The bull’s name in the film is “Bill”. He was flown in from Los Angeles for the bicycle scene, which was shot in Utah. In order to make Bill charge, the filmmakers sprayed a substance on his testicles. Oddly, he didn’t seem to mind, and endured it
through several takes from The Making of ‘Butch Cassidy and the Sundance Kid’ (1970).
After playing Etta Place in ‘Butch Cassidy and the Sundance Kid,’, Ross did a handful of movies before filming The Stepford Wivesin 1974. Here, true to her pattern, she met a handsome actor and occasional director/producer named Gaetano Lisi. Lisi was the associate producer for the 1976 TV movie Wanted The Sundance Woman, and having just divorced Conral Hall, Ross wasted no time in adding Lisi to her list of husbands. This marriage would last until 1979 before Ross filed for divorce for the fourth time. Husband No. 5 turned out to be a keeper: ruggedly handsome actor Sam Elliott, whose movie credits include Mask, Tombstone, A Star Is Born, and others. Although she and Elliott both had parts in Butch Cassidy and the Sundance Kid, they didn’t actually meet until 10 years later in 1978 while working on the movie The Legacy.
During his time in high school Redford said he was a “bad” student, sometimes stealing beer, crashing parties, and once getting arrested for driving a car with stolen jewelry in the trunk. He was a member of The Barons, a street gang who raced their hot rods all through the valley, doing drugs and drinking beer to excess, and was fortunate to survive a car crash after hitting 90 miles per hour.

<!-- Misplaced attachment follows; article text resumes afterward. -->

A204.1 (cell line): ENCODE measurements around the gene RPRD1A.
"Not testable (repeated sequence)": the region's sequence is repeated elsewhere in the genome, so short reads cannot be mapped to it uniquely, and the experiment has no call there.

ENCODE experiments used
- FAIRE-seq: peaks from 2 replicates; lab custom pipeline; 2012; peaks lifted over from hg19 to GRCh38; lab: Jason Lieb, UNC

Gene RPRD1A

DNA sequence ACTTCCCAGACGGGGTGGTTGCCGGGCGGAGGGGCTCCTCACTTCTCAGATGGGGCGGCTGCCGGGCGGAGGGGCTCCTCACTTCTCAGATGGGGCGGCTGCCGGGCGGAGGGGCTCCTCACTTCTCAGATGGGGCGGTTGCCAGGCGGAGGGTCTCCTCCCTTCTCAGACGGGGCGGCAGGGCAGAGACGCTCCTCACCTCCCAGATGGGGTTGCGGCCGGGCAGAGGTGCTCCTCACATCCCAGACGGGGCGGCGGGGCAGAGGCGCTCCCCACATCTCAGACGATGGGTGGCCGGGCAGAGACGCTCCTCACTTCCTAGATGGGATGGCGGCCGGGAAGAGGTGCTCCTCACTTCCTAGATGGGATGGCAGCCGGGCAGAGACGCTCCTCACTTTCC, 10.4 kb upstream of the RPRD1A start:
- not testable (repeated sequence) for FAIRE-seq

Redford became a bonafide movie super star after Butch Cassidy and the Sundance Kid was released. By 1974 he was Hollywood’s #1 box office star, and stayed there for two more years. After filming Butch Cassidy and the Sundance Kid, Robert Redford soon bought a ski resort near Provo, Utah, and renamed it after his movie character. Nowadays he largely devotes his time to philanthropic efforts and overseeing the Sundance Film Festival which he created in 1978.
Paul Newman often kidded Robert Redford about his tardiness, once suggesting they should rename the movie “Waiting for Lefty” (Redford is left-handed). “Waiting for Lefty” is a 1935 play by Clifford Odets about a group waiting on the arrival of a man called Lefty, who ultimately never shows up
Robert Redford wanted to do all of his own stunts. Paul Newman was especially upset about Redford’s desire to jump onto the train roof and run along the tops of the cars as it moved. Redford said Newman told him, “I don’t want any heroics around here. I don’t want to lose a co-star.”
The river jump was shot at the studio’s Century Ranch near Malibu, California. Paul Newman’s and Robert Redford’s stuntmen jumped off of a construction crane by Century Lake. The crane was obscured by a matte painting of the cliffs. Newman and Redford start the jump in Colorado, but only land on a mattress.